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Am Surg. 1994 Jan;60(1):35-9.

A prospective reappraisal of primary repair of penetrating duodenal injuries.

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Department of Surgery, New York Medical College, Bronx.


Based on a retrospective analysis of 100 penetrating duodenal injuries, the role of primary repair or resection and anastomosis was assessed prospectively in 66 patients (1986-1992). Duodenal exclusion was reserved for extensive combined pancreato-duodenal injuries. Seven of the 66 patients died from extensive abdominal trauma (mean Abdominal Trauma Index, ATI 70) within 48 hours of admission. Fifty-six patients had primary repair, while pyloric exclusion was performed for three patients with extensive pancreatico-duodenal injuries. Three patients (5.1%) developed duodenal fistula, two being in the primary repair group (3.6%). All three patients had associated injury to the head of the pancreas. Four of the 59 patients died, one attributed to the duodenal repair, for a duodenal mortality of 1.7 per cent. Of the anatomic (ATI, duodenal, vascular, and pancreatic injury scores) and physiologic variables (shock, transfusions) analyzed, the ATI, the Duodenal Injury Score, and the Colon Injury Score were significantly higher in the fistula group. We conclude that the vast majority of penetrating duodenal injuries should be managed by primary repair or resection and anastomosis. Complex duodenal decompression or diverticulization rarely are necessary. Complex procedures should be considered for patients with ATI > 40, Duodenal Injury Score > 12, and the presence of injury to the head of the pancreas.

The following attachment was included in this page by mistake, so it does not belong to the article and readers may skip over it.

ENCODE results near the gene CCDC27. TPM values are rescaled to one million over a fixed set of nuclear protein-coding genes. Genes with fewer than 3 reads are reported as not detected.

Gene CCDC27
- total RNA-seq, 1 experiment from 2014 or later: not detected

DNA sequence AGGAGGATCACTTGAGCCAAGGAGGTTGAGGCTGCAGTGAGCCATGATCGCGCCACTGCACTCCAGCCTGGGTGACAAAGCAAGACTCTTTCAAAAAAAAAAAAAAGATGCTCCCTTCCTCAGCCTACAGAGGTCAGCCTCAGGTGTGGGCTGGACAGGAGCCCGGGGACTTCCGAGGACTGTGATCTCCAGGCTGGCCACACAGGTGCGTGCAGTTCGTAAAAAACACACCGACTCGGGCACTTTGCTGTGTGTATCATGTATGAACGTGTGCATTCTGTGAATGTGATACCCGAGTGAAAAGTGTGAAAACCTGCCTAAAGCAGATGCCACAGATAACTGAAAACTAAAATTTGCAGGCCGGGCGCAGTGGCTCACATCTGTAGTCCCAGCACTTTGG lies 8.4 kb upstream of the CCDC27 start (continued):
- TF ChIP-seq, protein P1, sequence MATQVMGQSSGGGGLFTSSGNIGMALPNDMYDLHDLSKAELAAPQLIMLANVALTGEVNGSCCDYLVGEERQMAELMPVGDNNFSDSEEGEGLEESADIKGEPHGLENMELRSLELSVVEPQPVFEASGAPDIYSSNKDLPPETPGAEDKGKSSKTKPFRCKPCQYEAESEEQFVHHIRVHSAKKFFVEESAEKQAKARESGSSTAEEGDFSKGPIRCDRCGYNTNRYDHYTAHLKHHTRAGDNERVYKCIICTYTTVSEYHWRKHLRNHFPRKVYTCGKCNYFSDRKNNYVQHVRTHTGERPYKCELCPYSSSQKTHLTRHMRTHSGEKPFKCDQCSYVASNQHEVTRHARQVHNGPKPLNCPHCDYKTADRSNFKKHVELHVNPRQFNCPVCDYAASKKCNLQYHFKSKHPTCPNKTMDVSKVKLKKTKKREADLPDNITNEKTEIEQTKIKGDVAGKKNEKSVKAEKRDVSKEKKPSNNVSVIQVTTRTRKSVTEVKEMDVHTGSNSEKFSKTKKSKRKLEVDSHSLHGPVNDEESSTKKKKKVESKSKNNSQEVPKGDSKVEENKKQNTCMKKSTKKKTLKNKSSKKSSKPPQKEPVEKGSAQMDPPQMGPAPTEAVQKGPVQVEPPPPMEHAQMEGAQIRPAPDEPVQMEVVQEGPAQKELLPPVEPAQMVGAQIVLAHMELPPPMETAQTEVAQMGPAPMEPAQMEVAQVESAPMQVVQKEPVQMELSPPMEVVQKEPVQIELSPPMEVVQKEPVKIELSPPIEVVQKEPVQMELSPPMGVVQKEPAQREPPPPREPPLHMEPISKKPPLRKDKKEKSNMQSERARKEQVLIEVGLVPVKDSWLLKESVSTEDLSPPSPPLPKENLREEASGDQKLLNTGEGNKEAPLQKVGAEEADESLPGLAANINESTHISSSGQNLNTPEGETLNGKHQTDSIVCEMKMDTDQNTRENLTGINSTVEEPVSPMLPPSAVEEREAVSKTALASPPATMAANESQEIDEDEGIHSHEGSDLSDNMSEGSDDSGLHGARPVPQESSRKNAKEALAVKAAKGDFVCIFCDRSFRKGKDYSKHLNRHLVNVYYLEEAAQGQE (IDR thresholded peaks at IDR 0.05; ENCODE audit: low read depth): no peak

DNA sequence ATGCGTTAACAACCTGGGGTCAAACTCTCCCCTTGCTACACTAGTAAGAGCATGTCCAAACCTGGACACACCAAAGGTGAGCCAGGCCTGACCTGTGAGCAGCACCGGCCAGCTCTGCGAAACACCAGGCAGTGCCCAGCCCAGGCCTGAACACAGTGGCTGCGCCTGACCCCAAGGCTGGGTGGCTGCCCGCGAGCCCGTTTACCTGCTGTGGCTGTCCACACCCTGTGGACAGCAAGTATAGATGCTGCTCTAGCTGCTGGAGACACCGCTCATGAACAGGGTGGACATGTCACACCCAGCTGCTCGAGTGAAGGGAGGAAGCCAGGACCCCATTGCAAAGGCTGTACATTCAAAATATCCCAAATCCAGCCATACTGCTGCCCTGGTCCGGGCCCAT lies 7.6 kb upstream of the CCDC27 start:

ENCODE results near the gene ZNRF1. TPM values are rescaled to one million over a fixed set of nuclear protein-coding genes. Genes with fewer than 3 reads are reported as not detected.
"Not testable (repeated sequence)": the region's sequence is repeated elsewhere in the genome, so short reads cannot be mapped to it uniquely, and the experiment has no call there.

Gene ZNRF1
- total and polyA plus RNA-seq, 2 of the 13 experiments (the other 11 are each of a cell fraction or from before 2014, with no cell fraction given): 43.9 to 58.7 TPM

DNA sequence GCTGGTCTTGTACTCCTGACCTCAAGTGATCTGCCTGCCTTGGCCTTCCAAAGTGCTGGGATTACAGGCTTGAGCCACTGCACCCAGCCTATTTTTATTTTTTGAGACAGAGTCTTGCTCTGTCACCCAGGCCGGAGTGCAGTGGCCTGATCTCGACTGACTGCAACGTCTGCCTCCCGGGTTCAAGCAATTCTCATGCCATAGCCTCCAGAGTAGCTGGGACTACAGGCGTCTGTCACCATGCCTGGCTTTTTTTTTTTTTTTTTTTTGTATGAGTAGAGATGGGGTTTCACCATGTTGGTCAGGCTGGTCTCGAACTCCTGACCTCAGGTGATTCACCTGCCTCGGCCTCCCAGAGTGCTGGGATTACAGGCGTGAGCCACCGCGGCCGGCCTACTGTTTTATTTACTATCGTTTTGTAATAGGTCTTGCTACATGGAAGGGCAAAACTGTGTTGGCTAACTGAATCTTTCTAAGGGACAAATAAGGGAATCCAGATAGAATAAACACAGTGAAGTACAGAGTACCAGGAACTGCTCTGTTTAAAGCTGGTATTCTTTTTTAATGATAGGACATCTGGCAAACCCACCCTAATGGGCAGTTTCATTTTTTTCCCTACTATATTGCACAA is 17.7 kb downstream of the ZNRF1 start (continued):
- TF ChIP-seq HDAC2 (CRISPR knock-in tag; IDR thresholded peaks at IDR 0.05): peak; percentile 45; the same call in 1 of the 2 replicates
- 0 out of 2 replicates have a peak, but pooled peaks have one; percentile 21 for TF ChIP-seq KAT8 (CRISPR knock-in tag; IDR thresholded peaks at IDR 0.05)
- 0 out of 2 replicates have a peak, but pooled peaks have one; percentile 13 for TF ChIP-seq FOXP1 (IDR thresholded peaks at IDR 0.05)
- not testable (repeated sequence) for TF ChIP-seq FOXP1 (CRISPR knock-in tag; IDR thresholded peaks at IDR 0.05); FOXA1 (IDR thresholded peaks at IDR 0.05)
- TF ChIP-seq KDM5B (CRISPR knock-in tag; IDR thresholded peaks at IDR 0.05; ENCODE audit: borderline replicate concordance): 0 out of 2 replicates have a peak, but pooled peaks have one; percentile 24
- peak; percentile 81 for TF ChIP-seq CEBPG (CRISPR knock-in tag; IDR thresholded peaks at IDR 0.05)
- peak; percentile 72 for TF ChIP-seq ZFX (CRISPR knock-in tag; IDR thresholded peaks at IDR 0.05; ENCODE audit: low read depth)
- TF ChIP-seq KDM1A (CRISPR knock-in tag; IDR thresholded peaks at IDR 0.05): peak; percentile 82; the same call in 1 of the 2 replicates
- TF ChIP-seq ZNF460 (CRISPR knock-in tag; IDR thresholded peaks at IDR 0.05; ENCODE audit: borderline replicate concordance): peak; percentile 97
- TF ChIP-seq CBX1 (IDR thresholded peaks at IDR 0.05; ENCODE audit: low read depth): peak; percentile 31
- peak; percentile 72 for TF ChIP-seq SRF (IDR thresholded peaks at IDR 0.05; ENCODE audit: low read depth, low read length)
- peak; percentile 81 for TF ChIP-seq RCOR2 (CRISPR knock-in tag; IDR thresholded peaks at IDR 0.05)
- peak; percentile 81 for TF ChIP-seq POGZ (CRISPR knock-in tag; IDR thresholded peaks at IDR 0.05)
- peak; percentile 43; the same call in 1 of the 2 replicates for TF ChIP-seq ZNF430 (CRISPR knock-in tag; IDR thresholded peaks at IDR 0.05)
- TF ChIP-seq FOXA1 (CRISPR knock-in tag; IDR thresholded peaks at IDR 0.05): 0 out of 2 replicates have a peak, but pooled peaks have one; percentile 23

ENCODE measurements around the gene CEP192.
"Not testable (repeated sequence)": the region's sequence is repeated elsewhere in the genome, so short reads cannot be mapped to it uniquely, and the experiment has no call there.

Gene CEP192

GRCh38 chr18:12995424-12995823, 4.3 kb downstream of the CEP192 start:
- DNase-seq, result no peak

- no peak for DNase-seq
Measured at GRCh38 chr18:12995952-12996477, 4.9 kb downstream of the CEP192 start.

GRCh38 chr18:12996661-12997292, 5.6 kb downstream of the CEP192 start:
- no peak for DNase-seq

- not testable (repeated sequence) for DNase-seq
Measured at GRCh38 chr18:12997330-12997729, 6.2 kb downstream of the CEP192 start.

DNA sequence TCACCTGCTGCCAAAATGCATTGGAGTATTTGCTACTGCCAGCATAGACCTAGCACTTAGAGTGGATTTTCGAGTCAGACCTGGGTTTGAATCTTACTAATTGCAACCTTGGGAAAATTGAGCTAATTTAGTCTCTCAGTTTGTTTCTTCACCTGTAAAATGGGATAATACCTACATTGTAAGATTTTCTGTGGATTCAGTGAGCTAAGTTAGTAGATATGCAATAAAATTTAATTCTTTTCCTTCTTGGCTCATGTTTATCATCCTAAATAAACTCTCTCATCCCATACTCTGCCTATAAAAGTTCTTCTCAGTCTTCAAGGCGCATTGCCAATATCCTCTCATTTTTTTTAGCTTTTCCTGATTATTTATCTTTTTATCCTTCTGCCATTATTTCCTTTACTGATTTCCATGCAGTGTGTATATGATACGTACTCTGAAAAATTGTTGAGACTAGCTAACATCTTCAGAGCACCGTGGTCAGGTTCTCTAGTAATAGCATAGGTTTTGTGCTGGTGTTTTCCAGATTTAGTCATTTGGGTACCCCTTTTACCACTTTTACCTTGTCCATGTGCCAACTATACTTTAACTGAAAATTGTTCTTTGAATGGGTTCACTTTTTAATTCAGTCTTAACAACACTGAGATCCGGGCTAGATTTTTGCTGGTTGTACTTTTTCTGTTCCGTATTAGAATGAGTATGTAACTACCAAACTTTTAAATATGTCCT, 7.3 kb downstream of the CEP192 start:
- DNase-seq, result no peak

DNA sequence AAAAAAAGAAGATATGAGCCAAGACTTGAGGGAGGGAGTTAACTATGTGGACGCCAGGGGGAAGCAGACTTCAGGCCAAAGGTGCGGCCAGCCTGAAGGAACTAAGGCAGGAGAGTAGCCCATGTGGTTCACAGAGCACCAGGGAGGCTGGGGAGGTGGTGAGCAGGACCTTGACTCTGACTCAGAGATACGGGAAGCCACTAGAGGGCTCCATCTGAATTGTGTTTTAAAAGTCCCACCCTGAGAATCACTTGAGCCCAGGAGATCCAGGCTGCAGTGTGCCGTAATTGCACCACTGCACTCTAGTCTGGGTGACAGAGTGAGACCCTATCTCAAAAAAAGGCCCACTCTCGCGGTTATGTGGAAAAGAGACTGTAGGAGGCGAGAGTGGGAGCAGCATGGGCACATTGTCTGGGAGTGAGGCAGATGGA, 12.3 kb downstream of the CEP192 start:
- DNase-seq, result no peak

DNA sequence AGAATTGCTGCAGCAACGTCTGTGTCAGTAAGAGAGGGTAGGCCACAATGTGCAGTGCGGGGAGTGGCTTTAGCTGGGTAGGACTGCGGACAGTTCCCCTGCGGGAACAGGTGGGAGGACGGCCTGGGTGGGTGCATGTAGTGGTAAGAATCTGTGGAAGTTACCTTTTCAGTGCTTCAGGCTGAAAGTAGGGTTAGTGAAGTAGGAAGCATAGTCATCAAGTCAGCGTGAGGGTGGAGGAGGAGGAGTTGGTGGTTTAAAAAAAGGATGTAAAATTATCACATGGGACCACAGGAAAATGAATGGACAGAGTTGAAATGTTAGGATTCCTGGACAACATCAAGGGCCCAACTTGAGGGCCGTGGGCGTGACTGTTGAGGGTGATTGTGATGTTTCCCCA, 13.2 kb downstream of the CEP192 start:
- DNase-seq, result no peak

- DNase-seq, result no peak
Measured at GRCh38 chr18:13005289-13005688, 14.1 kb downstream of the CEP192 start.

[Indexed for MEDLINE]

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